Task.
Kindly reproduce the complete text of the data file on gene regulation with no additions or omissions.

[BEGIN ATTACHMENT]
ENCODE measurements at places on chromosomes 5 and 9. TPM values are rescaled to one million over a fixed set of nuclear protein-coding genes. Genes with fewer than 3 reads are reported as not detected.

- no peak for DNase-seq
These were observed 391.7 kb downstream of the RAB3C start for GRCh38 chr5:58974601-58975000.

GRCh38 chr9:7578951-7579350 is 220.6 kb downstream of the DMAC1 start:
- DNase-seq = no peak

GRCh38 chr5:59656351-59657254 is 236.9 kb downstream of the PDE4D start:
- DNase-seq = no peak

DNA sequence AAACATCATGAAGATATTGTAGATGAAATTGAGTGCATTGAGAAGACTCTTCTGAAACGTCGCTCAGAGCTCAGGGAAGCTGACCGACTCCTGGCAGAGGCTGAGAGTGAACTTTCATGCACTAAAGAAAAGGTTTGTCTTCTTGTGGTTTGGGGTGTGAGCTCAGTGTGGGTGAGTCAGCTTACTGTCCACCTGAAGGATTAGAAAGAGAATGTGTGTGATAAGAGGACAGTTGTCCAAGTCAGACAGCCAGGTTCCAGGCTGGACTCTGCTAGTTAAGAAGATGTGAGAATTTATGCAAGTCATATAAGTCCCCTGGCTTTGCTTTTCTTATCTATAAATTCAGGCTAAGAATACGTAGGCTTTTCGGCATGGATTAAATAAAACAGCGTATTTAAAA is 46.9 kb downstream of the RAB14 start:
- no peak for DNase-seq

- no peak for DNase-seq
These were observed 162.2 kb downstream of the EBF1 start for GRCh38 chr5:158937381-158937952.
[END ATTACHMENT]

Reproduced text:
ENCODE measurements at places on chromosomes 5 and 9. TPM values are rescaled to one million over a fixed set of nuclear protein-coding genes. Genes with fewer than 3 reads are reported as not detected.

- no peak for DNase-seq
These were observed 391.7 kb downstream of the RAB3C start for GRCh38 chr5:58974601-58975000.

GRCh38 chr9:7578951-7579350 is 220.6 kb downstream of the DMAC1 start:
- DNase-seq = no peak

GRCh38 chr5:59656351-59657254 is 236.9 kb downstream of the PDE4D start:
- DNase-seq = no peak

DNA sequence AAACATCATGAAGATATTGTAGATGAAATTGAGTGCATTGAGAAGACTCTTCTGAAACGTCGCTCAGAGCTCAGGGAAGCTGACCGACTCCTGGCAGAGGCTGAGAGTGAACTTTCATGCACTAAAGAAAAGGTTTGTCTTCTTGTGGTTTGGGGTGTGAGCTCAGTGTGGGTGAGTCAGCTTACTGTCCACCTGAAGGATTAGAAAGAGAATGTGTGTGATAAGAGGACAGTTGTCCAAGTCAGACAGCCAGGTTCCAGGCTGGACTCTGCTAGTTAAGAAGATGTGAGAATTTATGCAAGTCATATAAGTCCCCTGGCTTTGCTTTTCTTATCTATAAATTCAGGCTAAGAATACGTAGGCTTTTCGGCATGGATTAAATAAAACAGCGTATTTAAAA is 46.9 kb downstream of the RAB14 start:
- no peak for DNase-seq

- no peak for DNase-seq
These were observed 162.2 kb downstream of the EBF1 start for GRCh38 chr5:158937381-158937952.